Long-haul flights are starting to get longer because the high-altitude winds are beginning to be more erratic and thus making transcontinental flights longer because aircrafts have to stay in the air more, a recent study claims.
An increase in the travel time of long-haul flights can be connected with an increase in the jet stream variation, a high-altitude current that is present in the northern hemisphere, from east to west, researchers said.
This will not only be a nuisance to travelers but calculations also indicate that even the smallest increase in the return-flight time which are caused by wind direction and speed may have crucial implications in the consumption of fuel by the industry. The airline industry is already responsible for around 3.5 percent of all greenhouse gases.
Scientists believe that this may result in a global temperature increase and sent out a warning claiming that longer flights will eventually lead to a lot more fuel being used, a higher level of carbon dioxide emission and a lot more global warming and this could accelerate the change in climate.
Kris Karnauskas from the Woods Hole Oceanographic Institution, Massachusetts said that the circulation patterns in upper winds are a crucial factor in flight times. Longer flights mean more fuel being used by airliners.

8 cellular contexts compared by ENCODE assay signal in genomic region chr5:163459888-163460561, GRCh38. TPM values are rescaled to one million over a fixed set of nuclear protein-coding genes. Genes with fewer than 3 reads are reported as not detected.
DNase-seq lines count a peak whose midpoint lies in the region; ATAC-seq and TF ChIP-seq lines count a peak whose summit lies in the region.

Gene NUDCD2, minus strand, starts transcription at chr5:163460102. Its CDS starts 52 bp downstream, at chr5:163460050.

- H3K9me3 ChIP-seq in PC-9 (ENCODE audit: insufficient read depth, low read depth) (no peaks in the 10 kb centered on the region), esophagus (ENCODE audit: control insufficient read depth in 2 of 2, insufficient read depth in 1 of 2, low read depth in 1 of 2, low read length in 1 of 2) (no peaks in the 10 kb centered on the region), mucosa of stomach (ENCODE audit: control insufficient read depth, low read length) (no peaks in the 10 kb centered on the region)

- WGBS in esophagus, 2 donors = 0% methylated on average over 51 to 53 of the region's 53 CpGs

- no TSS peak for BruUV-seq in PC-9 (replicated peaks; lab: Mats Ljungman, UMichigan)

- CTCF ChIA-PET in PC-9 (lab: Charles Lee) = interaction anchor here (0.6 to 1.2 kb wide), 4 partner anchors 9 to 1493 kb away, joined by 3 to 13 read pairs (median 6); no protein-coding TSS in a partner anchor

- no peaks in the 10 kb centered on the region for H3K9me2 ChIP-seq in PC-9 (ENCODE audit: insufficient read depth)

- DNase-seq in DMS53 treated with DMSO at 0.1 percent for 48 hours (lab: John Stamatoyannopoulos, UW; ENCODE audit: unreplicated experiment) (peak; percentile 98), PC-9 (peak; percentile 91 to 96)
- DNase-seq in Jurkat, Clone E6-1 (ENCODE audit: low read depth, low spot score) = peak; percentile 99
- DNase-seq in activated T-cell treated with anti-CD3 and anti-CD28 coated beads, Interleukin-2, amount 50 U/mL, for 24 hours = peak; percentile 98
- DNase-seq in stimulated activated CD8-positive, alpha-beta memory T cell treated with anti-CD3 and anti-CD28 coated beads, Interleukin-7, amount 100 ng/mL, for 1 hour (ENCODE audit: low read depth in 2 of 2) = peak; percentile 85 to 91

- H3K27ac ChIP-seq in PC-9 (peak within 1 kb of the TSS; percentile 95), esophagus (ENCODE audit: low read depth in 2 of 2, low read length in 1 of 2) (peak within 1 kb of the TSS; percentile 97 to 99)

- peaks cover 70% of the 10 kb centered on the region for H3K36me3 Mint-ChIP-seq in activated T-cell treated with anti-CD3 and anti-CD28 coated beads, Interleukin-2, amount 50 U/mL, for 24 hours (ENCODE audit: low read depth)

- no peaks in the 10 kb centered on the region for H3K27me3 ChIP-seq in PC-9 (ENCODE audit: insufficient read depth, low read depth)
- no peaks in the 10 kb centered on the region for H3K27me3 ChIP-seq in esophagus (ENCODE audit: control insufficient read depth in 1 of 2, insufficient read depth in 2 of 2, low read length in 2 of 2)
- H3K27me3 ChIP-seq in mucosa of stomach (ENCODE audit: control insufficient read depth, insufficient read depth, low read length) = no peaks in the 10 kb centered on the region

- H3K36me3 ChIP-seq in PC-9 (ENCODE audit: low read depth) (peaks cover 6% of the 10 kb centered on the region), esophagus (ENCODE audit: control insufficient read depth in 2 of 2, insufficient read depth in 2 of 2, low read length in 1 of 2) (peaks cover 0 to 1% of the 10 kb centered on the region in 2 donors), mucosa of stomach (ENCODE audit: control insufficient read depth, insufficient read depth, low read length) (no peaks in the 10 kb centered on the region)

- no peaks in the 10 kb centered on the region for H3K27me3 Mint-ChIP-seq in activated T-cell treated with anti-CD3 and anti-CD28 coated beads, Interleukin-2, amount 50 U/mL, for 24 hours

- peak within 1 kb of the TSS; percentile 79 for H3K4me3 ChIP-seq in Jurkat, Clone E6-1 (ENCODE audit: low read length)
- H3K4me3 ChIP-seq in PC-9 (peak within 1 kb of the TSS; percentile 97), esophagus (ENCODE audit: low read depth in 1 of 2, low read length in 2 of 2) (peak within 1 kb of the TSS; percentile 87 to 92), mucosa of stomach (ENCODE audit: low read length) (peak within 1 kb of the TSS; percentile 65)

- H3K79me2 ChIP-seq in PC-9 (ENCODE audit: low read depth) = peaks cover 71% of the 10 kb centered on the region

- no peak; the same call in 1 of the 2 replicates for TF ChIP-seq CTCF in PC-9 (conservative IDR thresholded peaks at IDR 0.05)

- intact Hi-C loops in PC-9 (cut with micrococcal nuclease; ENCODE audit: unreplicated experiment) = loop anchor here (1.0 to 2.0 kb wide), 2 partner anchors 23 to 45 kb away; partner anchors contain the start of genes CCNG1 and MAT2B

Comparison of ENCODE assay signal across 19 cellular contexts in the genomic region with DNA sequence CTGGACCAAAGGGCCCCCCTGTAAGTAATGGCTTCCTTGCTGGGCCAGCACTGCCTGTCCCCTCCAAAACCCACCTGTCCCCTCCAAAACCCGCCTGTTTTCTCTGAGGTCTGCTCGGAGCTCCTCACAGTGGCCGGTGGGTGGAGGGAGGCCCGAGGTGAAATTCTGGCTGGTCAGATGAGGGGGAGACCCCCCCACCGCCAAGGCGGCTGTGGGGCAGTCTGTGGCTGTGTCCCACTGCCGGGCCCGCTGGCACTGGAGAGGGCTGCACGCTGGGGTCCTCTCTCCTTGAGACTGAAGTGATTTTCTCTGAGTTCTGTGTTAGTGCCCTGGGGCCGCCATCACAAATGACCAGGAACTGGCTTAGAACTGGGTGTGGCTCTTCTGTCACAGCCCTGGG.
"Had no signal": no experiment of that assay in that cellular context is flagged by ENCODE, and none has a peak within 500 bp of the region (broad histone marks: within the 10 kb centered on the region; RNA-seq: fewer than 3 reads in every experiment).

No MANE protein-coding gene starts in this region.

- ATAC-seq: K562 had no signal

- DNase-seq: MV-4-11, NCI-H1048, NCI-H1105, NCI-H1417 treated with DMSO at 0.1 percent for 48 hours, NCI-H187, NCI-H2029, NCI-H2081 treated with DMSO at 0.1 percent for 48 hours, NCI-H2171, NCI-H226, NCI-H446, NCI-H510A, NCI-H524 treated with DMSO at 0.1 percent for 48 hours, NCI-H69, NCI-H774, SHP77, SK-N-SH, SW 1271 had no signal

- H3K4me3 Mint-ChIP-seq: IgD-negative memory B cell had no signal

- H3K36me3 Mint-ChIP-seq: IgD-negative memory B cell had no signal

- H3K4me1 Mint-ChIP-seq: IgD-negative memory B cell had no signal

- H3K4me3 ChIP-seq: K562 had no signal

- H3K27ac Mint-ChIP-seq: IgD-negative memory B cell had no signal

The study reviewed a database of flights between Hawaii and Honolulu and three US cities in the west coast – Seattle, San Francisco and Los Angeles – from four airlines. The researchers looked at the return flights of around 250,000 travels between these courses in the period between 1995 and 2013. The flow of the jet stream in the west from the northern hemisphere generally means that outgoing flights heading out from Honolulu are shorter than the other way around. This is also true for flights between the United States and Europe.
The researchers discovered that eastbound flights through the Pacific have become shorter by 10 minutes in the 18 year time period and the westbound flights have become longer by 11 minutes. This leads to a time increase in which the aircraft is in air. This is true in all four airlines analyzed.
The researchers made some calculations from which they concluded that if a round trip is longer by one minute, then the approximately 30,000 commercial flights every day in the United States will take 300,000 more hours in the air every year. This leads to the use of an additional one billion gallons of fuel, $3 billion higher costs and 10 billion more kilograms of carbon dioxide being released into the air.
The study was published in the Nature Climate Change journal.
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